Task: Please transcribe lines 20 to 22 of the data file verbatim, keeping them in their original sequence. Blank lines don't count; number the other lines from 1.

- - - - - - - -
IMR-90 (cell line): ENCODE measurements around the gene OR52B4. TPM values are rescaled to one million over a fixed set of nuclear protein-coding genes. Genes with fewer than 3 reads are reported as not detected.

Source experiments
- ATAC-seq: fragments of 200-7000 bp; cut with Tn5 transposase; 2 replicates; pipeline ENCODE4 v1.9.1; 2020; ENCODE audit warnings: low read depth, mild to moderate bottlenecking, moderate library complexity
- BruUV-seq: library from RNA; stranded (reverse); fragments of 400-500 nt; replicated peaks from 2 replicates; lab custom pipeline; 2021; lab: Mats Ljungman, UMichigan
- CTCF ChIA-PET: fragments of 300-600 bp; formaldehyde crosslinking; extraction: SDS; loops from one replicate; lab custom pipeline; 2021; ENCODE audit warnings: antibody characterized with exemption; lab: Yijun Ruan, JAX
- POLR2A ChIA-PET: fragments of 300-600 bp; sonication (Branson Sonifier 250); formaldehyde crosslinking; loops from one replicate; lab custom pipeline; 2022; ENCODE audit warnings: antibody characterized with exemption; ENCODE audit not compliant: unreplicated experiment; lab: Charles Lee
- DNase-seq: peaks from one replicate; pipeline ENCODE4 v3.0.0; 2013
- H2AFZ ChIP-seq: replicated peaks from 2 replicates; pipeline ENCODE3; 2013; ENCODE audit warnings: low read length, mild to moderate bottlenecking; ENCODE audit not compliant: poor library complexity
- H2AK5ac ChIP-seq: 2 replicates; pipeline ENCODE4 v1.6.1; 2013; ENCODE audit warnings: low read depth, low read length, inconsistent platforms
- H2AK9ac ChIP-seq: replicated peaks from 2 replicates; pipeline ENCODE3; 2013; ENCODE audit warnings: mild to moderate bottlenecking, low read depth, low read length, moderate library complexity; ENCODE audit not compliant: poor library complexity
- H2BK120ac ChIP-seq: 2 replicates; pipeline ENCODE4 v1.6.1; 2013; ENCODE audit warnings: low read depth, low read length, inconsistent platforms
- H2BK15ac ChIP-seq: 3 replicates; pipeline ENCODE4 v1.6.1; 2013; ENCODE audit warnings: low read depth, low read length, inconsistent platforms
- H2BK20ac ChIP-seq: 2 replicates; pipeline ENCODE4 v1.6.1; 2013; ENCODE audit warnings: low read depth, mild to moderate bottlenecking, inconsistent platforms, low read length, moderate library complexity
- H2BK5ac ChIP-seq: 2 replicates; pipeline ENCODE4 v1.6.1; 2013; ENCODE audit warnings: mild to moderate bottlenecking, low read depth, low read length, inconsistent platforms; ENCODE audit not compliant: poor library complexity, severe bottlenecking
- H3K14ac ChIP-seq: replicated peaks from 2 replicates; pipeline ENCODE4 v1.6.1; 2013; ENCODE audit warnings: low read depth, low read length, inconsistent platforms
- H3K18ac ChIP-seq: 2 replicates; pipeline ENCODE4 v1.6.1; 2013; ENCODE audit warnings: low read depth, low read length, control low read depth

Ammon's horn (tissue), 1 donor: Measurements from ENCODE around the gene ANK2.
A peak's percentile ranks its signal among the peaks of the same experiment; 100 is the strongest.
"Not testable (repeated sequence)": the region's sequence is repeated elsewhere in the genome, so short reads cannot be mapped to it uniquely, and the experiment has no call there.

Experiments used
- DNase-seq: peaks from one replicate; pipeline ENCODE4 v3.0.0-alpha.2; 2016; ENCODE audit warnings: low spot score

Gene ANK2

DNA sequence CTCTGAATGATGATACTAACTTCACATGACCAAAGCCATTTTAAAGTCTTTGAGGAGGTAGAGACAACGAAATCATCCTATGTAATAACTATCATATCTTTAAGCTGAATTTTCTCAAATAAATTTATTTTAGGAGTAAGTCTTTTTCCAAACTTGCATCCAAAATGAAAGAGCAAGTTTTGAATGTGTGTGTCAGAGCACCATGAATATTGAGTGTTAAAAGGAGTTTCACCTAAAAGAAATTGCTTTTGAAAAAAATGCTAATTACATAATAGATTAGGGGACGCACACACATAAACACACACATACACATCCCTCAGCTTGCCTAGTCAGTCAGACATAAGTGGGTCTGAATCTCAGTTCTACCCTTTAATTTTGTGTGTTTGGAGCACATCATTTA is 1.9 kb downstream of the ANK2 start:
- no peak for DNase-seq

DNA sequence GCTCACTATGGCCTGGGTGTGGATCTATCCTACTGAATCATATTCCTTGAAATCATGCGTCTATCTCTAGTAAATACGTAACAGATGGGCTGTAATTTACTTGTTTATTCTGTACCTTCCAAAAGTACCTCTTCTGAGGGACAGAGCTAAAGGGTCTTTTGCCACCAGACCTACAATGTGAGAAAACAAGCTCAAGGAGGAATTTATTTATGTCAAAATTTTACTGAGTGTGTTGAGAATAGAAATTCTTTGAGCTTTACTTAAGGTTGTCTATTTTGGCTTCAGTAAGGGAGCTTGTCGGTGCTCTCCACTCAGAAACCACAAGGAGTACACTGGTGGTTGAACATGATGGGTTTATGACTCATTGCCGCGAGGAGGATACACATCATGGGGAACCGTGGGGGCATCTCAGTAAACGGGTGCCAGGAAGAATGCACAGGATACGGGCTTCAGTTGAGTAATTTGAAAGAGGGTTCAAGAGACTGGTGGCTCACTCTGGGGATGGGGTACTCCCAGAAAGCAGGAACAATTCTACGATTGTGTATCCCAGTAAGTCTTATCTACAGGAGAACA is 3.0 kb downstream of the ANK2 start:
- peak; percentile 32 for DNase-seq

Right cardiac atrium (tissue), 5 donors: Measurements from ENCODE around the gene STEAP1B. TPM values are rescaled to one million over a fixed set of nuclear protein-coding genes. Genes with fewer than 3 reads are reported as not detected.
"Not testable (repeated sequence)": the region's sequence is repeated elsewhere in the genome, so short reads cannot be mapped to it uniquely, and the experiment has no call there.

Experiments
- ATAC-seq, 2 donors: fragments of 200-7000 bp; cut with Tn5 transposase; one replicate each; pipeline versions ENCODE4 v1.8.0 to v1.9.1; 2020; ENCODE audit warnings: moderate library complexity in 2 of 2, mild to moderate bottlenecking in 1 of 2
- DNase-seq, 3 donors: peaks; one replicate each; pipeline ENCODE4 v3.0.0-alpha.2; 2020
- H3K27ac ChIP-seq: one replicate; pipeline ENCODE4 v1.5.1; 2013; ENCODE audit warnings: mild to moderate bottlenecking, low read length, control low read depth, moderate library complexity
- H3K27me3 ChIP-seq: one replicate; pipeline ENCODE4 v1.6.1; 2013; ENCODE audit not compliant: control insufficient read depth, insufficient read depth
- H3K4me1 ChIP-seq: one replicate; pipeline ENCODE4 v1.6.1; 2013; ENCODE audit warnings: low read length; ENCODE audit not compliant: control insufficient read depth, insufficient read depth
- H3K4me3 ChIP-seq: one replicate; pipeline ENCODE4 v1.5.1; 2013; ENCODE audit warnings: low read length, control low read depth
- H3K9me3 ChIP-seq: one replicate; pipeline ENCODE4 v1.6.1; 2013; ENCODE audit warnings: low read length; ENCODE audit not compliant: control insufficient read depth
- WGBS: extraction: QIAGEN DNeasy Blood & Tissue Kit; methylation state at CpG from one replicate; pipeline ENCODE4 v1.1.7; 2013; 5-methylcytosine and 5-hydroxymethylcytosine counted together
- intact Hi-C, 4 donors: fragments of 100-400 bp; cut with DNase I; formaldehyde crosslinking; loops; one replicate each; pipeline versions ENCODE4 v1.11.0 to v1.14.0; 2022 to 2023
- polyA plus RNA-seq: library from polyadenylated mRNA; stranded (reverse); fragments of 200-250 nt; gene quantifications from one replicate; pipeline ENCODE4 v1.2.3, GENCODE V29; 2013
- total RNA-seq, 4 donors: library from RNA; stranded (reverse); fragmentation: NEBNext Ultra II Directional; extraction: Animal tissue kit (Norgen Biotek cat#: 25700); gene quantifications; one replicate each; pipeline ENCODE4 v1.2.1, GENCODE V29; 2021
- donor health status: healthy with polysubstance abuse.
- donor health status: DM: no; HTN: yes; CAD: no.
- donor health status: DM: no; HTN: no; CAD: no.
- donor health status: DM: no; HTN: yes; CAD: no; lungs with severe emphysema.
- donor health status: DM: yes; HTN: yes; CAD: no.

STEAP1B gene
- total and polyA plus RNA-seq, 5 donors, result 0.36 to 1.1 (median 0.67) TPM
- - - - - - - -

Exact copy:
Experiments used
- DNase-seq: peaks from one replicate; pipeline ENCODE4 v3.0.0-alpha.2; 2016; ENCODE audit warnings: low spot score

Gene ANK2